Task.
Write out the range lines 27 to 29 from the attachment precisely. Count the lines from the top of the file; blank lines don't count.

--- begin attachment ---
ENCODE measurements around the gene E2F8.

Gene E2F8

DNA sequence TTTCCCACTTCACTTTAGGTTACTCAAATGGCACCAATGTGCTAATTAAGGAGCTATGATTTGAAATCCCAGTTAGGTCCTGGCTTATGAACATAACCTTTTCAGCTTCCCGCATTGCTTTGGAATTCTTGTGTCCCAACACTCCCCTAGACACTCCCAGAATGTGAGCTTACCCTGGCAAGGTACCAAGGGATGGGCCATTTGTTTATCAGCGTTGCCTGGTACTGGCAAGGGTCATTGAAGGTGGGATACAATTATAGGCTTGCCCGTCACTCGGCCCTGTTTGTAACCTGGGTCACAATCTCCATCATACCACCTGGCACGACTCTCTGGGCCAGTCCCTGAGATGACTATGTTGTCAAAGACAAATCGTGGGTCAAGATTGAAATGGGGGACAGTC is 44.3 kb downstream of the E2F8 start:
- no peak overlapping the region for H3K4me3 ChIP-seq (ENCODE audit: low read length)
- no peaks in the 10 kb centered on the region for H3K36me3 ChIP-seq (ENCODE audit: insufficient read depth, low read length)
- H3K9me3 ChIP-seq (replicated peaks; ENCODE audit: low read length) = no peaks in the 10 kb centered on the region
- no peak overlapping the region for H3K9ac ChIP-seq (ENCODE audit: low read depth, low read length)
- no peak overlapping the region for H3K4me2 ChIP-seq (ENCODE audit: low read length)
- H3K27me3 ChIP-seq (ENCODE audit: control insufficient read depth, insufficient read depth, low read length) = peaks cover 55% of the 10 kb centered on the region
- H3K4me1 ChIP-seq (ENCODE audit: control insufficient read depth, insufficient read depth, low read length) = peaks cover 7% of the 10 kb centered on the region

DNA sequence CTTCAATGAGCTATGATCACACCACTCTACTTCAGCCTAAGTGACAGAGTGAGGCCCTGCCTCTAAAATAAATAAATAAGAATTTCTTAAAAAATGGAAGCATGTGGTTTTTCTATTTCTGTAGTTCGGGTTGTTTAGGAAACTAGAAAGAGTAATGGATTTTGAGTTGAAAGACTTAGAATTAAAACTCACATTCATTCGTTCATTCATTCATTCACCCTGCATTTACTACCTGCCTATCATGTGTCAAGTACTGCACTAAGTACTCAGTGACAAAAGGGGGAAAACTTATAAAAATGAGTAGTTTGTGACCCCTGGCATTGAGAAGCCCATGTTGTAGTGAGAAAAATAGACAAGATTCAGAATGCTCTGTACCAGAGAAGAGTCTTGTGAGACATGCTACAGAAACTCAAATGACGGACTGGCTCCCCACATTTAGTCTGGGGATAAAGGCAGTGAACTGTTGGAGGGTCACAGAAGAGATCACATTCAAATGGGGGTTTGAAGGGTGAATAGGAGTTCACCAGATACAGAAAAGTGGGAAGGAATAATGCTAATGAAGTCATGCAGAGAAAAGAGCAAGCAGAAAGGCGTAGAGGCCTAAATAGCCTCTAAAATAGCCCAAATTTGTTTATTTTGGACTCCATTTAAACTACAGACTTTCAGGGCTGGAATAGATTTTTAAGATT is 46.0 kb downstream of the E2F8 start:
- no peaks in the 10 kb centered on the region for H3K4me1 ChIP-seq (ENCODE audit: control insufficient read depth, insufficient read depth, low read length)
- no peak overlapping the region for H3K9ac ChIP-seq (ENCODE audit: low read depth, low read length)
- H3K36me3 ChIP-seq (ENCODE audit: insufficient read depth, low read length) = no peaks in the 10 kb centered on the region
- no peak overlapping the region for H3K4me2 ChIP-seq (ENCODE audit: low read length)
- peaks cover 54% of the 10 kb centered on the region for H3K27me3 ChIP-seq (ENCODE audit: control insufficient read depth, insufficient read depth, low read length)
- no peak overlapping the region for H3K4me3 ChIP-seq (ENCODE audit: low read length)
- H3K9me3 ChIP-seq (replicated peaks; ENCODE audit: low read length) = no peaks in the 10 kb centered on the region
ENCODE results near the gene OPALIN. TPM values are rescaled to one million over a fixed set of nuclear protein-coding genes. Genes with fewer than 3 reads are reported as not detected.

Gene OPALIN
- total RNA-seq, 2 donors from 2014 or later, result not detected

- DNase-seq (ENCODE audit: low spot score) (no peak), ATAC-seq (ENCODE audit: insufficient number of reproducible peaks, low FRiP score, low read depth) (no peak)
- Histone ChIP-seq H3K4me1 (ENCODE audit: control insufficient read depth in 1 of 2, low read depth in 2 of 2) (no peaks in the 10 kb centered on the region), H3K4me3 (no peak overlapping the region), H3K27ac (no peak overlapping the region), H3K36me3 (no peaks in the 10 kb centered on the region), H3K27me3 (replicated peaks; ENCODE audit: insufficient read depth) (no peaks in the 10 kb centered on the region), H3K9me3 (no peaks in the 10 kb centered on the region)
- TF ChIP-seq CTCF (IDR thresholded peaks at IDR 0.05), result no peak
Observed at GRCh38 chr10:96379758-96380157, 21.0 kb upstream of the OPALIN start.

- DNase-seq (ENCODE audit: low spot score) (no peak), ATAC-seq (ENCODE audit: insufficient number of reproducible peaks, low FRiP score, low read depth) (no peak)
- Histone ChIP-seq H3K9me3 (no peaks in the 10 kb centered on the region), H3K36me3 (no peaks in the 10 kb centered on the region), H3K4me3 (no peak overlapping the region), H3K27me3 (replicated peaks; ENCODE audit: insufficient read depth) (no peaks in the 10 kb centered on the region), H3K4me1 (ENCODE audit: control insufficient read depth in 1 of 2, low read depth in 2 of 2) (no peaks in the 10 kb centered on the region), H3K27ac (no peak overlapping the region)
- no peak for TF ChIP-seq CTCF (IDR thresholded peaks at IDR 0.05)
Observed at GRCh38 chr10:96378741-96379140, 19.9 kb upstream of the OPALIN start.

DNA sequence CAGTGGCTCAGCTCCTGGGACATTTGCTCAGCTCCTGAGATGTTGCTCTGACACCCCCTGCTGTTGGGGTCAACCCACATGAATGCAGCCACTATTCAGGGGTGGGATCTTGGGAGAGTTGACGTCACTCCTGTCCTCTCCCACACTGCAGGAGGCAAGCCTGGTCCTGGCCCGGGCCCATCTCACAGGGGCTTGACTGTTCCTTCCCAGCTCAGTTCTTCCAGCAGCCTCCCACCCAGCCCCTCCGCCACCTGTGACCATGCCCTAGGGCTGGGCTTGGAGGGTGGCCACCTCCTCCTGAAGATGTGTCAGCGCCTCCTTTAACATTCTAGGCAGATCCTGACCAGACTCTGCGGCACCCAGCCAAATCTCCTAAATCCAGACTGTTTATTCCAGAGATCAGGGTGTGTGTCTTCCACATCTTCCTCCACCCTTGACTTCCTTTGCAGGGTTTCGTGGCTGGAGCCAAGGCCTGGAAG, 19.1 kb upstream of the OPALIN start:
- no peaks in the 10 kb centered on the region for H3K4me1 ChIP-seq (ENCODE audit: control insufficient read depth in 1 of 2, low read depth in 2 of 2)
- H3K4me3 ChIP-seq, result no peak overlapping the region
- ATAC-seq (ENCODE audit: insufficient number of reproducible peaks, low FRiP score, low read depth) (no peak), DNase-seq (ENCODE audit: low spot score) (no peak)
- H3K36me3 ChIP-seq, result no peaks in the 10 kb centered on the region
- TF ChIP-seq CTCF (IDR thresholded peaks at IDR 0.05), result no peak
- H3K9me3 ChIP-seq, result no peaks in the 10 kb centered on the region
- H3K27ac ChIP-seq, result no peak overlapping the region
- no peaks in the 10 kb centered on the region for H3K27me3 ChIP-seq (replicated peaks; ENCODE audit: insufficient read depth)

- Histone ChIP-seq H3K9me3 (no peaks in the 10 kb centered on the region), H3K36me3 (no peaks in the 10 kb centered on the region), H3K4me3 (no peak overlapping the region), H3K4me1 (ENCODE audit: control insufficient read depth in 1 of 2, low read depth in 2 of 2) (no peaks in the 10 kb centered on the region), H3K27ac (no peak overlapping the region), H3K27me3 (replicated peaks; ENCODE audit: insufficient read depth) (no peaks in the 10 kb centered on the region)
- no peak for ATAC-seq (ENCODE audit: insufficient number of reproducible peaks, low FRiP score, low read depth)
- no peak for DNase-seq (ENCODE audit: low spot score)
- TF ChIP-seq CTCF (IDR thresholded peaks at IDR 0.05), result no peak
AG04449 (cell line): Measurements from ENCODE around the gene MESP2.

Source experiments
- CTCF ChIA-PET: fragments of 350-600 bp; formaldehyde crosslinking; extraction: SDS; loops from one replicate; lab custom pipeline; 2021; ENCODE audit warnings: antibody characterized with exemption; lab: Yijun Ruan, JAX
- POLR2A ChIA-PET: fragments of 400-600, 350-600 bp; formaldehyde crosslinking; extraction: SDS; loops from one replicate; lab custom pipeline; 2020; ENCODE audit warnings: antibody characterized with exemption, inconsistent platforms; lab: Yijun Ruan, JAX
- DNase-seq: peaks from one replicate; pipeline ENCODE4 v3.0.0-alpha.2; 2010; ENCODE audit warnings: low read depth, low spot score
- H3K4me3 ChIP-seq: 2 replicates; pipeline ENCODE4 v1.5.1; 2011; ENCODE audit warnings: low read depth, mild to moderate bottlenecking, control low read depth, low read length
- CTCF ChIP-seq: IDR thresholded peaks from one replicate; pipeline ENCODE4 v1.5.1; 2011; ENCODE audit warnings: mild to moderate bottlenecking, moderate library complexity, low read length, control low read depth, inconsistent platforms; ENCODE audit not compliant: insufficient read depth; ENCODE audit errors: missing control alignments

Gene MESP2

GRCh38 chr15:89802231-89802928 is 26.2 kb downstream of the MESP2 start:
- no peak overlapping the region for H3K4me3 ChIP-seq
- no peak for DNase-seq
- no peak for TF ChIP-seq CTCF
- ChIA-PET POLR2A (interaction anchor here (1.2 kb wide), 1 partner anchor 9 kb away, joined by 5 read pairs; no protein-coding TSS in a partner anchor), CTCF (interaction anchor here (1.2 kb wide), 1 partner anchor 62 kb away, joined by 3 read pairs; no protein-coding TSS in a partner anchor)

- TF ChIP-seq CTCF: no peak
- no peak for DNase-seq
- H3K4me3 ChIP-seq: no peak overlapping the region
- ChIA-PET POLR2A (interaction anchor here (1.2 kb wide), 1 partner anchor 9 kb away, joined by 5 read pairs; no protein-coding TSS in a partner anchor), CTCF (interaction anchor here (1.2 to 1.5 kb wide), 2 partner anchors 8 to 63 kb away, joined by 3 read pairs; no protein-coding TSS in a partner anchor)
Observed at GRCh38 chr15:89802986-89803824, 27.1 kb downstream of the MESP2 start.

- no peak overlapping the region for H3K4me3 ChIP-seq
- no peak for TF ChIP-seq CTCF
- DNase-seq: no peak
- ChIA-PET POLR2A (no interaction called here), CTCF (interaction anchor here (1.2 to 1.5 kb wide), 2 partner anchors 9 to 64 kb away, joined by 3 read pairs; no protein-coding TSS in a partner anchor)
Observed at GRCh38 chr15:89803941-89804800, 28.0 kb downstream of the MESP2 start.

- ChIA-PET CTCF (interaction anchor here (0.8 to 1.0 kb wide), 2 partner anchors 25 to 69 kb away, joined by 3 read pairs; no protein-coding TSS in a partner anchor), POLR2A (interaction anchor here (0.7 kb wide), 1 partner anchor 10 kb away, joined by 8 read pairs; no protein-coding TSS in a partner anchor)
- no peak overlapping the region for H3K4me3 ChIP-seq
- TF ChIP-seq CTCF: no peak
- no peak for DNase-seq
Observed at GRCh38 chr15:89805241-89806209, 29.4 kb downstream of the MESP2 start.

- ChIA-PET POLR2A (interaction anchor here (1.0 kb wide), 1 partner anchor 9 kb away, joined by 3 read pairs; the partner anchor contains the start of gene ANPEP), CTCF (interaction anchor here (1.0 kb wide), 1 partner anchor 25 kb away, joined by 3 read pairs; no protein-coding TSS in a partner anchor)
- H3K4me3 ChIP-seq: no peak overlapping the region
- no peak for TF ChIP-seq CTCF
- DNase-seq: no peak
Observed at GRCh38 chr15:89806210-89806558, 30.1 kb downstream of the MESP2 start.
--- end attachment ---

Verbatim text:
- Histone ChIP-seq H3K9me3 (no peaks in the 10 kb centered on the region), H3K36me3 (no peaks in the 10 kb centered on the region), H3K4me3 (no peak overlapping the region), H3K27me3 (replicated peaks; ENCODE audit: insufficient read depth) (no peaks in the 10 kb centered on the region), H3K4me1 (ENCODE audit: control insufficient read depth in 1 of 2, low read depth in 2 of 2) (no peaks in the 10 kb centered on the region), H3K27ac (no peak overlapping the region)
- no peak for TF ChIP-seq CTCF (IDR thresholded peaks at IDR 0.05)
Observed at GRCh38 chr10:96378741-96379140, 19.9 kb upstream of the OPALIN start.